Since Hamas took over Gaza, everything has changed. While when things are quiet on the Israeli side of the border, it is wonderful, everyone  knows that at any moment they may hear a red alert.  Despite the horrors of having to live through red alert after red alert, the people who live on the Israeli side of the border stay there.  The reason is simple: it is their home. Some families have lived there for five generations. Their relatives are buried there; their children and grandchildren live there. To many people, it is the only home they have ever known.


Roughly eighty percent of Israelis are Jewish. Twenty percent are Arabs. Many Israelis are Black. In 2013, Miss Israel, Yityish Aynaw, a Black, Jewish  woman who was born in Ethiopia,  provided a whole new dimension to what it means to look Jewish.

Israel is often accused of being an apartheid state. It is not. I interact with Arabs daily. Recently, I was walking along the Mediterranean Sea when an  Arab woman in hijab wearing Nikes and headphones passed me. It is common to see both Arabs and Jews at the beach.

Here, citizens of every religion and ethnicity have the right to vote, are protected by our Basic Laws, and have reached the highest levels of government, including Israel’s Supreme Court and the IDF. Numerous Arabs are members of the Knesset.

Freedom of religion and freedom of speech for people of all races and ethnic backgrounds are particularly important here.    There are at least seven churches  and five mosques within walking distance of my home. If I wake early, I can hear the Muslim call to prayer from a  nearby mosque. Both freedom of religion and freedom of speech are protected by Israel’s Basic Laws.


We are people whose parents and ancestors were forced to flee from all over the world: from Europe, where so many Jews were slaughtered; from Africa and from the Middle East, both of which are now judenfrei, as the Nazis used to say. Israel is a place where it is safe for Jews to be Jews in a democratic country. We have been driven here, and here, with people of all faiths, we will stay.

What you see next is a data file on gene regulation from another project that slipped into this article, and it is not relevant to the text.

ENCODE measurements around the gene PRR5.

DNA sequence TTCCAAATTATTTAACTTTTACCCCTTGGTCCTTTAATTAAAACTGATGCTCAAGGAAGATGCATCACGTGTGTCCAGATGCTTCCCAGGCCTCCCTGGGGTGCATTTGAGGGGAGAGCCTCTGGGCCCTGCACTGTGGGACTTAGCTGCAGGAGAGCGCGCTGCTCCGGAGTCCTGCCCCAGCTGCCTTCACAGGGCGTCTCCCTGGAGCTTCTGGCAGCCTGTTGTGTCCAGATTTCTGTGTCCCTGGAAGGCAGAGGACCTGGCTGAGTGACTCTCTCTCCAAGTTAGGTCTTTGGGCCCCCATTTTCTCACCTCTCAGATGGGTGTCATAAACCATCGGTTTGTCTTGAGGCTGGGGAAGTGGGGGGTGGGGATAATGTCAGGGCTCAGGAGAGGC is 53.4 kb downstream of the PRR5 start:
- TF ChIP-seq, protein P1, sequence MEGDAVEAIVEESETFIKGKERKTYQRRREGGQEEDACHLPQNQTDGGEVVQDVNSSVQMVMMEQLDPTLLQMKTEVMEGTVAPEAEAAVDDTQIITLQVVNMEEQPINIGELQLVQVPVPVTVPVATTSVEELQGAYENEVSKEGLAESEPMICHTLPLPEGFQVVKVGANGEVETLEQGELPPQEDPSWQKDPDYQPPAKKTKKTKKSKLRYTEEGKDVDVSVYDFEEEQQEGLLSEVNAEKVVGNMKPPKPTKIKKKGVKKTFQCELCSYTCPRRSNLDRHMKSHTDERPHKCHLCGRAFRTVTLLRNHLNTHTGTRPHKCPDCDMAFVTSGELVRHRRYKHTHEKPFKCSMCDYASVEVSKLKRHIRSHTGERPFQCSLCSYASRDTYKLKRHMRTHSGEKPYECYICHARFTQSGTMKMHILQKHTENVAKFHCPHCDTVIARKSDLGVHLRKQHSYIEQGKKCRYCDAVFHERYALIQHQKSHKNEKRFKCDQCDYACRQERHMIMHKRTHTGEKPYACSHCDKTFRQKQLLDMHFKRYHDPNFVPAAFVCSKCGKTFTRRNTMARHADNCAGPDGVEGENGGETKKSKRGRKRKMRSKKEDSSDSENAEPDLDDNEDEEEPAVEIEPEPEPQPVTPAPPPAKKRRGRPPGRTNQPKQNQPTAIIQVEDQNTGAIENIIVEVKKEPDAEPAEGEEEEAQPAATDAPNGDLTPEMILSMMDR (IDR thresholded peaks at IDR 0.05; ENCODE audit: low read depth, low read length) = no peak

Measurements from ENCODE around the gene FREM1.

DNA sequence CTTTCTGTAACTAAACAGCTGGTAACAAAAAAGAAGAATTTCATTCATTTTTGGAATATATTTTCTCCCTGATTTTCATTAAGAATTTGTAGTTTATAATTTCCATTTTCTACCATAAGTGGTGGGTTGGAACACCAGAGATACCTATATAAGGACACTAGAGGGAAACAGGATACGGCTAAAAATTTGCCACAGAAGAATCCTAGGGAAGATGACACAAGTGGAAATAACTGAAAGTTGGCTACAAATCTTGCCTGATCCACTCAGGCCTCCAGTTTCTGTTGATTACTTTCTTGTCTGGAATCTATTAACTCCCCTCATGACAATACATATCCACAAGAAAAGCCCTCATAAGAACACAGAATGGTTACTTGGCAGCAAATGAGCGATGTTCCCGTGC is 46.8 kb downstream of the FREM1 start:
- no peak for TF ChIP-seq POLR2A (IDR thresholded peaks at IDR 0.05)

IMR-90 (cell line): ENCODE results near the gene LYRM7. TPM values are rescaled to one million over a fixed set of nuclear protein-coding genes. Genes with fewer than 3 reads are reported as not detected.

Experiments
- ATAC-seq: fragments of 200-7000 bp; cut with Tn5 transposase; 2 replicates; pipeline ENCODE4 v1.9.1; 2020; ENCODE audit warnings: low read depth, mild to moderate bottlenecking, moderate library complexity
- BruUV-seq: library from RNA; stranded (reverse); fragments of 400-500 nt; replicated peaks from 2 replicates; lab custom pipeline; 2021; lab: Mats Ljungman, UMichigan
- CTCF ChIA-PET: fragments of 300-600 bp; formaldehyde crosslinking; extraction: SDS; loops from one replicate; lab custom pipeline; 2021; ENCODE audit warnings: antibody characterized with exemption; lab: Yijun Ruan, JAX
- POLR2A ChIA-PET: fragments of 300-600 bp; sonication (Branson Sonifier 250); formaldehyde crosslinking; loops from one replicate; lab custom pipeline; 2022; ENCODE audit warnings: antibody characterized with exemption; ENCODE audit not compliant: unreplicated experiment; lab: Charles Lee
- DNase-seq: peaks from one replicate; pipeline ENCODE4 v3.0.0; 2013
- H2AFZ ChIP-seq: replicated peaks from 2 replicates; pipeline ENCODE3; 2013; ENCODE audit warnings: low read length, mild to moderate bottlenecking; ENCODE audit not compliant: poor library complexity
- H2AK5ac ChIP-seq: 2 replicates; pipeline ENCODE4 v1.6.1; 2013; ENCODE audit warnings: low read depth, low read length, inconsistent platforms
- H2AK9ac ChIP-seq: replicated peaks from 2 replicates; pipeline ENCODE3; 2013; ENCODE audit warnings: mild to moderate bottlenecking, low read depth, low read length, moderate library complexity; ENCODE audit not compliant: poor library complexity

About the Author
Before making Aliyah from the United States, I spent over three decades as a lawyer in the United States. My practice involved handling many civil rights cases, including women's- rights cases, in State and Federal courts. I handled numerous constitutional cases for the ACLU and argued one civil rights case in the United States Supreme Court. I chaired the Colorado Supreme Court's Committee on the Rules of Criminal Procedure and served on the Colorado Supreme Court's Civil Rules and Rules of Evidence Committees. Since much of my practice involved the public interest, I became interested in environmental law and worked closely with environmental organizations, including the Environmental Defense Fund (EDF). I was on the Rocky Mountain Board of EDF. I received an award from the Nebraska Sierra Club as a result of winning a huge environmental case that was referred to me by EDF. I also developed significant knowledge of hazardous and radioactive waste disposal. I was involved in a number of law suits concerning waste disposal, including a highly-political one in the United States Supreme Court which involved the disposal of nuclear waste. As I child I was told by my mother, a German, Jewish refugee who fled Nazi Germany, that Israel was a place for her and her child. When I first visited Israel many years later, I understood what she meant. My feeling of belonging in Israel caused me to make Aliyah and Israel my home. Though I am retired now, I have continued my interest in activism and the world in which I find myself.